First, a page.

First, “equipment regulated by this code requiring electrical connections of more than 50 volts shall have a positive means of disconnect adjacent to and in sight from the equipment served.”  This just means a furnace would need a 120-volt pigtail as its positive means of disconnecting voltage from the furnace.  When you unplug the furnace, no voltage can reach the furnace.  A 30-amp or 60-amp service disconnect is installed on the 240-volt circuit to the AC outside as its positive means of disconnect.

Here’s a question for you.  Let’s say we’re installing the AC unit.  Usually, the disconnect is right next to the condenser so the service tech can access the unit safely.  Must we always have a disconnect next to the AC to remove power from the unit?  The answer is no.  If the main electrical panel is within sight of the condenser, that can serve as the means of positive disconnect for the unit.  The double pole breaker inside the main electrical panel is that means of disconnect.  This has come up a few times for us when teaching new technicians.

Dedicated Outlets

Next, “a 120 Volt receptacle should be located within 25 feet of the equipment for service and maintenance purposes.  The receptacle need not be located on the same level as the equipment.” 

So, because we service our equipment with pumps and motors that require electricity, an outlet needs to be within reach of a 25 ft. extension cord.
As specified later in the codebook, in the case of a package unit installed on a roof, a dedicated outlet at the unit must be installed in certain jurisdictions.  Here in Yolo County, right next to Sacramento County, we must install 120 weatherproof outlets at the package unit on the roof we’re servicing in order to meet that city’s more stringent adaption of the code.  This allows us to use our vacuum pumps and recovery machines up on the roof.

Exposed Thermostat Wiring

The third part of this code requires that “low voltage wiring of 50 volts or less… shall be installed in a manner to prevent physical damage.”   This is kind of a pet peeve of mine.  It bothers me to see thermostat wire running to the AC with its brown sheathing exposed to the sun’s UV rays.  Even the slightest bump of a dried out thermostat wire against the AC is enough to strip the wire and expose it to an electrical short.  One-half-inch conduit should be run with the thermostat wire to protect it from damage.  It really doesn’t take any extra time to install this flexible non-metal conduit right into the condenser.  Some techs just don’t think about it, because they weren’t taught that way.  It’s all good.  Once again, just starting a conversation about this.

Your Turn

What are your thoughts about this section of the code that talks about electrical connections?  Do you always put a disconnect next to the AC even though it’s in sight of the main electrical panel?  Please leave your thoughts below.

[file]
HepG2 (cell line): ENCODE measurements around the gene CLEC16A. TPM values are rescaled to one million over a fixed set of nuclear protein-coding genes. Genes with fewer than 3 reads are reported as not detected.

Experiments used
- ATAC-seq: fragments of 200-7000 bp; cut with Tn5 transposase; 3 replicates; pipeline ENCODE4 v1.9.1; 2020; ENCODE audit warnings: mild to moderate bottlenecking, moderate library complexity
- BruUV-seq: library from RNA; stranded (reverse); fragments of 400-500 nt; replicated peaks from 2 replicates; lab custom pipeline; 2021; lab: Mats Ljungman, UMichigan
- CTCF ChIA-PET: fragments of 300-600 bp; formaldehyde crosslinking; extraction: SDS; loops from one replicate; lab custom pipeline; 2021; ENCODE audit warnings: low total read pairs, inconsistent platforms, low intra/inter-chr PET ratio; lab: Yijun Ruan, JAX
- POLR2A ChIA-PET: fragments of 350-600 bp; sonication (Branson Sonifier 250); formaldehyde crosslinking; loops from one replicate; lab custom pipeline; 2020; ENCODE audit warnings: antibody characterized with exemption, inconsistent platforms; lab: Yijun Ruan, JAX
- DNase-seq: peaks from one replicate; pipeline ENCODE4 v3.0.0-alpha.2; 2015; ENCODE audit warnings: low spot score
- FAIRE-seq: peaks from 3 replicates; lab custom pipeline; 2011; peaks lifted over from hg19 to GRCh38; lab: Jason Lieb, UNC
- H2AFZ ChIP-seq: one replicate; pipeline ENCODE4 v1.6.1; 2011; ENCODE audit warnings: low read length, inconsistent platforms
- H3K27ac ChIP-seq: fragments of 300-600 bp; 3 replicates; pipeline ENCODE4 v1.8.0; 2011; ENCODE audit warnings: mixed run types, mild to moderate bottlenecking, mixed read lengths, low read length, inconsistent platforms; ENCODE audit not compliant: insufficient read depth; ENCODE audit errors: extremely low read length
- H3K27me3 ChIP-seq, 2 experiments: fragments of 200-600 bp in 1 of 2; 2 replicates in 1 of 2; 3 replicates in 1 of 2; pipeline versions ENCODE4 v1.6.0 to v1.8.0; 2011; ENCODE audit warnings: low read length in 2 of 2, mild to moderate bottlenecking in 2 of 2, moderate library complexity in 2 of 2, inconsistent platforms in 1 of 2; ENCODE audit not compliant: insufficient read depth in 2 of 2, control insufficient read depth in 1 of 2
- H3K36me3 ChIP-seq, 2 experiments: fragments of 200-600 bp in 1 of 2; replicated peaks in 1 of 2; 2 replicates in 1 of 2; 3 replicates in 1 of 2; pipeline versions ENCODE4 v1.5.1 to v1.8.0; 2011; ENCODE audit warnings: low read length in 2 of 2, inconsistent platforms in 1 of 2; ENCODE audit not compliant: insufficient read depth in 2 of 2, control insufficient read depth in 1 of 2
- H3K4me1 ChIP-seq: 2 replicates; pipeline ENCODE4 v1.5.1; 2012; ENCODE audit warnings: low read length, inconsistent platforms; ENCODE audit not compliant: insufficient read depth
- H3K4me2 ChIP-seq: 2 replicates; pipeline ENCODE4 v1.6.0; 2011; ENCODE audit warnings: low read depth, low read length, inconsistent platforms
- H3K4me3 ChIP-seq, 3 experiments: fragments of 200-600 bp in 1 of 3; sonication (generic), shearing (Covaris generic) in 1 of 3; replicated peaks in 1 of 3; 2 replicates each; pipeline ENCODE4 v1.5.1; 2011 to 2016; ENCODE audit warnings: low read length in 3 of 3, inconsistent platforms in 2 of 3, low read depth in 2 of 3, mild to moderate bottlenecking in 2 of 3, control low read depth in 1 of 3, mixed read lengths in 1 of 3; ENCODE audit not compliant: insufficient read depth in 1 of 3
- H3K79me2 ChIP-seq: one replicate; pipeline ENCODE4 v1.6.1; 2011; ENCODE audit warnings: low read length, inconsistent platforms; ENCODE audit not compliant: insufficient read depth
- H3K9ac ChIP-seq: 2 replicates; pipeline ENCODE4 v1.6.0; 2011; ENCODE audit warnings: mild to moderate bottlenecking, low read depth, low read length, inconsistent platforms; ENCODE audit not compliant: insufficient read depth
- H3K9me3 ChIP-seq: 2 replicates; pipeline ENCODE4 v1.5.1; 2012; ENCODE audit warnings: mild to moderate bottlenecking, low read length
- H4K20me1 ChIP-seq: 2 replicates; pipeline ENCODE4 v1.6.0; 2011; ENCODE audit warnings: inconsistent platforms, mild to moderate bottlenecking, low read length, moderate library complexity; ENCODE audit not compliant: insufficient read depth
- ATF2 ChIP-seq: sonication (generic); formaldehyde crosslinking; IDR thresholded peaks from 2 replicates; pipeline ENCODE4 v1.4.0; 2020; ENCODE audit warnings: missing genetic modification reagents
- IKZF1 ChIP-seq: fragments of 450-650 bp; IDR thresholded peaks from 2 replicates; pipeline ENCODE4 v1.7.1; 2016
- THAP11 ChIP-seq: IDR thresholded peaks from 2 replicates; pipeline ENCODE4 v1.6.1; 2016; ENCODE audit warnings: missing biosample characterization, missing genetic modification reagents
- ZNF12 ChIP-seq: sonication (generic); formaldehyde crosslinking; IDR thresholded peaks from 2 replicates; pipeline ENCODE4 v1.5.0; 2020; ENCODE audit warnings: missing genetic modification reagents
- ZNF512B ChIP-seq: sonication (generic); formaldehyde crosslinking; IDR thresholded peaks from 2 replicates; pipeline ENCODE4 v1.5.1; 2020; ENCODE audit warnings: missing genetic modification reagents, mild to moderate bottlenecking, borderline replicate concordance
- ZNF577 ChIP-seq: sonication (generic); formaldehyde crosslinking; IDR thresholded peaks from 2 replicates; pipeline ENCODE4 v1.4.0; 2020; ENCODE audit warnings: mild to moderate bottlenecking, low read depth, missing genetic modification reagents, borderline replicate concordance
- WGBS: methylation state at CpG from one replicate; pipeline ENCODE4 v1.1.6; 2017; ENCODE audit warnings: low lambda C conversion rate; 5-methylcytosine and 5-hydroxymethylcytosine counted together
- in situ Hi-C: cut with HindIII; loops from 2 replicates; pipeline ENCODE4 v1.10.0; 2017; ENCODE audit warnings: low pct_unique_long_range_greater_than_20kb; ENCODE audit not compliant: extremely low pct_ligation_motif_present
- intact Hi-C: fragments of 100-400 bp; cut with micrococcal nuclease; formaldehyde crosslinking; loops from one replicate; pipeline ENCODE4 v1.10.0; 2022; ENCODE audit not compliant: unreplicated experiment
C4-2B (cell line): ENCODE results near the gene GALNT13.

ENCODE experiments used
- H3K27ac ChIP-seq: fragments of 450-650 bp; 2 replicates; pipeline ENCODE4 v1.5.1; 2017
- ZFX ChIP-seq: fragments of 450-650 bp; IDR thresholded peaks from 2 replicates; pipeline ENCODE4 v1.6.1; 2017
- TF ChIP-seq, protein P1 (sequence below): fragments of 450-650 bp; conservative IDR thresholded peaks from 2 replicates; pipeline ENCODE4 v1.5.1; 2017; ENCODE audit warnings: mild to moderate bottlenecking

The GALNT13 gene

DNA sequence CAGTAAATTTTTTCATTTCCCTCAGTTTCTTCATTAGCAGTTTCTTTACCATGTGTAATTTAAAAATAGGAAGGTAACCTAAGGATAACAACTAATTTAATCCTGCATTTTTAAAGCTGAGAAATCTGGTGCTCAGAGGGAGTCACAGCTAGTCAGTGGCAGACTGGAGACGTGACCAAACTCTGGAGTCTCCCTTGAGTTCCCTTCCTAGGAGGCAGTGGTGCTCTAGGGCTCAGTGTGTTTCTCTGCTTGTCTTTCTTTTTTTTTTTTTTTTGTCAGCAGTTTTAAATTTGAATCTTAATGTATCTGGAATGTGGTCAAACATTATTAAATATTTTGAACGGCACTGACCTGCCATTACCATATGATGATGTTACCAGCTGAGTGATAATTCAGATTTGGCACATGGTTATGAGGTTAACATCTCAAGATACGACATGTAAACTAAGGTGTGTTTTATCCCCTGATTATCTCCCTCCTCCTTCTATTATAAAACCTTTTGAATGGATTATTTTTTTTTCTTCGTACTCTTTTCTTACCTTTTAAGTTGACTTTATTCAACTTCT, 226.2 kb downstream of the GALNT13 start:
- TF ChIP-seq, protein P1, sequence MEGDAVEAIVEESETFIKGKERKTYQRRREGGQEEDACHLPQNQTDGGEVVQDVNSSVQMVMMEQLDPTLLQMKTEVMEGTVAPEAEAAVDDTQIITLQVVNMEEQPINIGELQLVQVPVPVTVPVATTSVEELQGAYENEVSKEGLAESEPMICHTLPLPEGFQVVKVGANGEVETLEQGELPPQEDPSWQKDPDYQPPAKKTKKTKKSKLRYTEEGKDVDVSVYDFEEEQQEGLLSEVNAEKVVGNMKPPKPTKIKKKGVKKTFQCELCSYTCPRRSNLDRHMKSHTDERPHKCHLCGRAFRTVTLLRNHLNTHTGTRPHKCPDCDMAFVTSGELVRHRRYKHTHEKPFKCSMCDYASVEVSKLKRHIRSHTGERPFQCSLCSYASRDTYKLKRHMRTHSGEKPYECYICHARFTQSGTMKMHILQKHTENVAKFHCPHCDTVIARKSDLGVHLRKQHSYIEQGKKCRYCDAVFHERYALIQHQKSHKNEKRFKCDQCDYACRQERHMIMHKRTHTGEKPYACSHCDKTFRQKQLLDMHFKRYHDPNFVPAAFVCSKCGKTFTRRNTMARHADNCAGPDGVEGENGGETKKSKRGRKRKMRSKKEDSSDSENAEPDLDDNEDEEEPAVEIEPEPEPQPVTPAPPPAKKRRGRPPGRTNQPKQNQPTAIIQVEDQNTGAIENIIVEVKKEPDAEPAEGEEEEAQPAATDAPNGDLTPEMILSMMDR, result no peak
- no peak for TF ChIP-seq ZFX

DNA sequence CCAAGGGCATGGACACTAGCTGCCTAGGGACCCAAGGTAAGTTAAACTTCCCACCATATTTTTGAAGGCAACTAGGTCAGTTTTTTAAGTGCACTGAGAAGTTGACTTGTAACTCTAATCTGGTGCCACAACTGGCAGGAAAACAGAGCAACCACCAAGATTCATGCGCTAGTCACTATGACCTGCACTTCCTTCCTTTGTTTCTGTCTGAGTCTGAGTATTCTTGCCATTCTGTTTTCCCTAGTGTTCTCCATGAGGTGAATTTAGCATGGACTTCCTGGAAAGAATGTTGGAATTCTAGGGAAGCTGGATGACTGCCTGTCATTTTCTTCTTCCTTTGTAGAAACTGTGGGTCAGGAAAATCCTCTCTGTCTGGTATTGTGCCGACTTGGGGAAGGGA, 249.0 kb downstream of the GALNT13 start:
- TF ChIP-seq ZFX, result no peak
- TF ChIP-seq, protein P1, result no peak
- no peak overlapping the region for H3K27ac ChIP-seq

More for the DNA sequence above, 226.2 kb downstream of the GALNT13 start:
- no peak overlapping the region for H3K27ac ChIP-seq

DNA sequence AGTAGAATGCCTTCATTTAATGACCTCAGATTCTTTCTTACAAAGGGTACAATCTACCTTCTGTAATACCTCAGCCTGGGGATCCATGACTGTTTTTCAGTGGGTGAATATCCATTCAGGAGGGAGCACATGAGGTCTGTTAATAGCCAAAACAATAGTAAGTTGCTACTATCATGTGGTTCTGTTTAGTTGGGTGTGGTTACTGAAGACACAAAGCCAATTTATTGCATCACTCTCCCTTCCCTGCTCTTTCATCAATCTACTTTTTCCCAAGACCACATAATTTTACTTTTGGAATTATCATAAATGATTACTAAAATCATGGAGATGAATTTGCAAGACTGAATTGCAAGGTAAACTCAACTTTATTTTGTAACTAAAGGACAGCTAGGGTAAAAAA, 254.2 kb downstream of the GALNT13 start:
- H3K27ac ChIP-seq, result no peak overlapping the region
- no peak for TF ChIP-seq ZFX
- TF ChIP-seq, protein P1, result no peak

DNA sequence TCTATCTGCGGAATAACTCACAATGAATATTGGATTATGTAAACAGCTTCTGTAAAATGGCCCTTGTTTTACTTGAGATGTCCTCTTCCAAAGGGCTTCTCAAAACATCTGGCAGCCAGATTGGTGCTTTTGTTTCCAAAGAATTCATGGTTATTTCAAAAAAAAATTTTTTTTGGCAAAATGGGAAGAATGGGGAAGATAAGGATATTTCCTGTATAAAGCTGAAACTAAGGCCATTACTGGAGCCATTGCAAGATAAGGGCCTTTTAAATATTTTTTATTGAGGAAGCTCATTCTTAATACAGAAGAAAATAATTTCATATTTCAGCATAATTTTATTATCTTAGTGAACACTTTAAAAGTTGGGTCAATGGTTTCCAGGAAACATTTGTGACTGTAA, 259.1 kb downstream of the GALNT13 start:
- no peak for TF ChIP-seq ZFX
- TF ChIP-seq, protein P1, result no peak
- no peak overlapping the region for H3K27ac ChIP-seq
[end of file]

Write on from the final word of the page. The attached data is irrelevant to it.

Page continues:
Thanks for weighing in, and stay tuned for next week’s blog topic!

Don’t miss our YouTube video on this topic:

How Much Does New Air Conditioning Cost in 2020?

new air conditioning cost in 2020

This spring, a lot of people began wondering, “how much does a new central air conditioning system cost?”

Every January, a nice letter crosses my desk from the manufacturers of all the HVAC systems we use.  They let me know the cost of their equipment will be rising again in 2020.  The cost of new air conditioning systems has been increasing by a few hundred dollars every year.  This is a reliable fact, and there is no chance of those prices going down for obvious reasons.  Let’s review some of the factors affecting new air conditioning costs in 2020.

When it comes to replacing your air conditioning system, people seem to be driven by one of three things:  low prices, good value, or top-of-the-line gear.  When it comes to the overall price range for a new air conditioning system, you should factor in a few things.

AC Upgrades

It’s a lot like buying a new car.  Some people will get the most basic thing that will get them to work, or they’ll seek out the nicer but middle-of-the-road car they’re proud to own, and it’s very reliable.  Others will look for the latest and newest smart car on the market.  In much the same way, the price for a new central air conditioning system in 2020 will run anywhere from $7,000 to $25,000 depending on which contractor you use.  When you bought your new car, you probably got some upgrades.  The seat warmers and self-park feature were a must!  You can get a similar variety of upgrades when choosing your new air conditioning system too, and it doesn’t have to be anything overly lavish, either.

Efficiency Ratings

In 2020, your first consideration when purchasing a new HVAC system should be the efficiency rating.   Finding a company that will give you three or four options, not just one, for your new air conditioner, is important.  You’re limiting yourself if you don’t.

In 2020 you should see options from 14 SEER up to 25 SEER. This SEER rating is like miles per gallon in your car.  That’s a great way to think about it.  The higher the SEER rating, the better and more efficient the equipment will be.  If you chose the 14 SEER or the 25 SEER, you can expect either system to last about 15-25 years.  “Anything after 20 years,” I tell people, “and you’re on borrowed time.”  And that’s fine too because 20 years from now, you’ll probably want that next generation of central air conditioning systems for your home.